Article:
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House to consider extension of civil legal filing fee

March 21, 2017

A bill which would extend the pro bono legal services fee on court filings has cleared a committee in the Indiana House of Representatives and is headed for a second reading Tuesday on the floor of the lower chamber.

Senate Bill 42, authored by Jeffersonville Republican Ronald Grooms, would postpone the sunset provision for the $1 additional filing fee on all civil cases brought in Indiana state courts. The bill would extend the surcharge, which was set to expire July 1, to July 1, 2022.

Since being introduced, SB 42 has picked up bipartisan support and a contingent of southern Indiana legislators - Reps. Edward Clere, R-New Albany; Steven Stemler, D-Jeffersonville; and Karen Engleman, R-Georgetown – has signed on as House sponsors of the bill.

The House Committee on Courts and Criminal Code passed the bill on a 10-0 vote at the March 15 hearing. The full House adopted the committee report yesterday and will consider the bill during Tuesday’s, session which was scheduled to begin at 1:30 p.m.
 
Grooms and retired Sen. Brent Steele authored the original measure, which instituted the pro bono fee in 2012. The goal of the legislation was to help shore up pro bono legal services’ funding, which plummeted during the Great Recession. From fiscal 2013 through fiscal year 2016, the extra charge has added $1.45 million to the pro bono coffers managed by the Indiana Bar Foundation, according to the Legislative Services Agency.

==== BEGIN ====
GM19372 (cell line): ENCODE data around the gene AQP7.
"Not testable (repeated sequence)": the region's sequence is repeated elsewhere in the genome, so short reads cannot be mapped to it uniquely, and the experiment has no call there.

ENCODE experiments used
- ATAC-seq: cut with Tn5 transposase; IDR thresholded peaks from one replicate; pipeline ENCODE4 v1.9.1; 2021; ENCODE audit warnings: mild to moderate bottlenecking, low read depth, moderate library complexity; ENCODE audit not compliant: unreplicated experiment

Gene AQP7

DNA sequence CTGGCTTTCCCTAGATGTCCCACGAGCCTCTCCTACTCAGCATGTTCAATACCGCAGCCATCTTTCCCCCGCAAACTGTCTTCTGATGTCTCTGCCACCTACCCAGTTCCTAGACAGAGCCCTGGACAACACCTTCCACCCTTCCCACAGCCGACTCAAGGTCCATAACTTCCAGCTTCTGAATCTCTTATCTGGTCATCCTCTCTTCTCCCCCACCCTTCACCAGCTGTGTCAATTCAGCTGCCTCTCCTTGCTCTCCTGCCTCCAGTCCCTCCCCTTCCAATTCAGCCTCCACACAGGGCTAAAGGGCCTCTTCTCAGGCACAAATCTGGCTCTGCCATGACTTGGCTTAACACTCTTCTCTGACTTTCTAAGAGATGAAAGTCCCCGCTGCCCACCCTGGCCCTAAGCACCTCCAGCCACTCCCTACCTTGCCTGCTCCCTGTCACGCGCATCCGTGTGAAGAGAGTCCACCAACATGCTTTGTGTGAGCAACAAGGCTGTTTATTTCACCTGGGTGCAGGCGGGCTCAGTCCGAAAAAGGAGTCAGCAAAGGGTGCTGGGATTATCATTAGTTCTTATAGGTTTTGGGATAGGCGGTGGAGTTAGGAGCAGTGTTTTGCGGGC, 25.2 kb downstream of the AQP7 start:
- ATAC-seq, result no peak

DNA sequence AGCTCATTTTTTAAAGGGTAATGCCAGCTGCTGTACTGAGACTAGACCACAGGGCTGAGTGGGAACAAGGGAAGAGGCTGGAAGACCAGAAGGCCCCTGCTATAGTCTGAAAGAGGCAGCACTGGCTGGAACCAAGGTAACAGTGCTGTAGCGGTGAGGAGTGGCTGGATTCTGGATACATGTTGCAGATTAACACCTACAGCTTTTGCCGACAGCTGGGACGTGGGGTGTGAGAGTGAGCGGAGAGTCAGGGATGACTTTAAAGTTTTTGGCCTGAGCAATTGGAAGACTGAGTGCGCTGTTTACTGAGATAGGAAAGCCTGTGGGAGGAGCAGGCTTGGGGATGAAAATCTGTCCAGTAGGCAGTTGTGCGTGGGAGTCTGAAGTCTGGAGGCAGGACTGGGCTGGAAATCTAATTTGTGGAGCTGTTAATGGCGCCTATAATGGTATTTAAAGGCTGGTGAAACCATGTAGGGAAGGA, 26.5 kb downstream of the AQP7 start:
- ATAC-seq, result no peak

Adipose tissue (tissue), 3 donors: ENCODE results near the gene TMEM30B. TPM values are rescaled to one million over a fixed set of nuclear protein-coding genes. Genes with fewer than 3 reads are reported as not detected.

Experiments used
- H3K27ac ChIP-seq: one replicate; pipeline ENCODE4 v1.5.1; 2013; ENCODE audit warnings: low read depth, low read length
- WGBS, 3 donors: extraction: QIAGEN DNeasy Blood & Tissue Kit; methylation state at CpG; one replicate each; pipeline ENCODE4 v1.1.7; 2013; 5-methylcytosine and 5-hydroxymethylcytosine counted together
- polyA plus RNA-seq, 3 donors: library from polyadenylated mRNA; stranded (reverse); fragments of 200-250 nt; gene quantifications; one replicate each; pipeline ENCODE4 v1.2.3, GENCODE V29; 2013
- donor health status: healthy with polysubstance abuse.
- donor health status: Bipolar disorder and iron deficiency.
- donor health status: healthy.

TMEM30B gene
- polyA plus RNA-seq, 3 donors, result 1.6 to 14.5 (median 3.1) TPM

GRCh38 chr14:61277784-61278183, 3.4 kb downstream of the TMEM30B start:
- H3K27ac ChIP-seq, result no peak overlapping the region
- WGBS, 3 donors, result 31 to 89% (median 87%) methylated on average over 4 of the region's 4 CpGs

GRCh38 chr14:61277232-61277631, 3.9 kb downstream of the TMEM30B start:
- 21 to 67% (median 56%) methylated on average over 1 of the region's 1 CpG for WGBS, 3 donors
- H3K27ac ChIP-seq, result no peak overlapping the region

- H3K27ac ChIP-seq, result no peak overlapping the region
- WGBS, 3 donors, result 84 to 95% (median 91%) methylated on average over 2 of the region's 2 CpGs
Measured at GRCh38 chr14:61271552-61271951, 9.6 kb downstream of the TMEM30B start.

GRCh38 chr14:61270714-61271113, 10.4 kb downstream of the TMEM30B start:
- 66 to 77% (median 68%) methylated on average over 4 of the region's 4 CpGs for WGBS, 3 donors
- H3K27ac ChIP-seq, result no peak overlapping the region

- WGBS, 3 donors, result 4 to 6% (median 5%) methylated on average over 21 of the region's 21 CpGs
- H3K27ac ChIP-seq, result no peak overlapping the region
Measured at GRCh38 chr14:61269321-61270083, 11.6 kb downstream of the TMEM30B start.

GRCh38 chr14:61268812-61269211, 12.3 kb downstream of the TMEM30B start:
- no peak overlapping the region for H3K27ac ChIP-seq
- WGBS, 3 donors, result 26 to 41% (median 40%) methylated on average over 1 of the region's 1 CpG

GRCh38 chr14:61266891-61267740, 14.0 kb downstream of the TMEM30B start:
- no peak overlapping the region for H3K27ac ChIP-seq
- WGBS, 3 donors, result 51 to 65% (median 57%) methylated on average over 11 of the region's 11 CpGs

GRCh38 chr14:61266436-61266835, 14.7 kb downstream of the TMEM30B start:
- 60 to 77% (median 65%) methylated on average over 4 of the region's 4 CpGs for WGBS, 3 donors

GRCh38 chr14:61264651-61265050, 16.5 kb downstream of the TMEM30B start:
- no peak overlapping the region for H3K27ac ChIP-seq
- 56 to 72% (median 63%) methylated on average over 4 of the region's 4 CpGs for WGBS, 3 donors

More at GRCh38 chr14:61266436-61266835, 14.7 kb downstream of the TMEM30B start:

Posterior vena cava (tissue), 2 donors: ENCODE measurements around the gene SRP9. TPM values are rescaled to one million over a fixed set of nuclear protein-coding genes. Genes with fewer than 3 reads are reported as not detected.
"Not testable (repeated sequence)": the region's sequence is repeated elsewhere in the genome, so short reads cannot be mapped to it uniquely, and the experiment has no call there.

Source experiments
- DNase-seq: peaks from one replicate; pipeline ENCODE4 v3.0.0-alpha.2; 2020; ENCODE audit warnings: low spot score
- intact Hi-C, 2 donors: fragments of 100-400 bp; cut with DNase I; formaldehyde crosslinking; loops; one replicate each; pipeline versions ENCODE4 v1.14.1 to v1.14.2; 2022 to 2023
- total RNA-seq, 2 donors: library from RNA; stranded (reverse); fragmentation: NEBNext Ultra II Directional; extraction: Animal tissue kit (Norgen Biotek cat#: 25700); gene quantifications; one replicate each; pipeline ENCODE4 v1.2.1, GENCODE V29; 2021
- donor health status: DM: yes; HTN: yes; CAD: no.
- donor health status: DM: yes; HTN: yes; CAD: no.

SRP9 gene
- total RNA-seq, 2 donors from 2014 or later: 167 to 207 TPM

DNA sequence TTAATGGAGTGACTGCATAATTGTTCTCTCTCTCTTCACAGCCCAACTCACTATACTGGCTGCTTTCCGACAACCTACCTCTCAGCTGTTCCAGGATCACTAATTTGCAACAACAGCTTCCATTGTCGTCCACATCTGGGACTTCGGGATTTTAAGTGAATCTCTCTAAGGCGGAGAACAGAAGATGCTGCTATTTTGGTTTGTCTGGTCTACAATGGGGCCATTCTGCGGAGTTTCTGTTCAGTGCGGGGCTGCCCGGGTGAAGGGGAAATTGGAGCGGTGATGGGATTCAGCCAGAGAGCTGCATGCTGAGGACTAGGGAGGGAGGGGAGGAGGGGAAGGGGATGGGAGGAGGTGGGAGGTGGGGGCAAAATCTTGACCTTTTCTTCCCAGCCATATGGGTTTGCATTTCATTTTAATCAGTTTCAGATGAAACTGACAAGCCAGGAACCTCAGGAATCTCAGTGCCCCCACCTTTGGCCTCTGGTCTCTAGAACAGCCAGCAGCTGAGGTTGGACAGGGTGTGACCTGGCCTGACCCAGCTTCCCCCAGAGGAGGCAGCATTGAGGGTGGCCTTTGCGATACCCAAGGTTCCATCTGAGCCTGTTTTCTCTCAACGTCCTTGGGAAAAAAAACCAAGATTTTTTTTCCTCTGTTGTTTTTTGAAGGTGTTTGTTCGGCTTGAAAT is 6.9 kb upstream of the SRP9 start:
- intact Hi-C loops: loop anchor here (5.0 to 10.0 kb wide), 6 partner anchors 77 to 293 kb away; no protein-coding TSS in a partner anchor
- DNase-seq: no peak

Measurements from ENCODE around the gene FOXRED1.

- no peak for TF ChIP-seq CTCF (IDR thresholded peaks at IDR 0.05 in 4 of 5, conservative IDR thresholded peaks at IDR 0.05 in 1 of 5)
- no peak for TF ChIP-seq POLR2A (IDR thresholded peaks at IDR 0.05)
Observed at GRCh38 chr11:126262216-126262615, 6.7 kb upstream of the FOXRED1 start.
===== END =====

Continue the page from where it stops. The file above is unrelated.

The money from the fee is being used to cover the loss in funding from the Interest on Lawyer Trust Accounts. Prior to the economic downturn, the interest was scraped off and, in Indiana, was used to support the Pro Bono Districts across the state.

However, when interest rates flatlined as the financial markets stumbled, Indiana’s IOLTA monthly remittance fell 90 percent to $30,000 per month. It has been hovering there since the end of 2011.

Recently, the Federal Reserve has been nudging interest rates up. Two times in the past three months, it has raised interest rates, bringing the rates between 0.75 percent and 1 percent.

“I am always thrilled from an IOLTA perspective to see interest rate bumps,” said Charles Dunlap, executive director of the bar foundation.

Yet, he noted, the civil legal filing fee is still very much needed because it will take time before the IOLTA funds sees any return from the rate hikes.

When Indiana was realizing $3 million annually from IOLTA revenue, the interest rate was well over 1 percent. Dunlap said if the Federal Reserve follows through on its plan to boost rates two more times this year then IOLTA will start to see some real return.   
 

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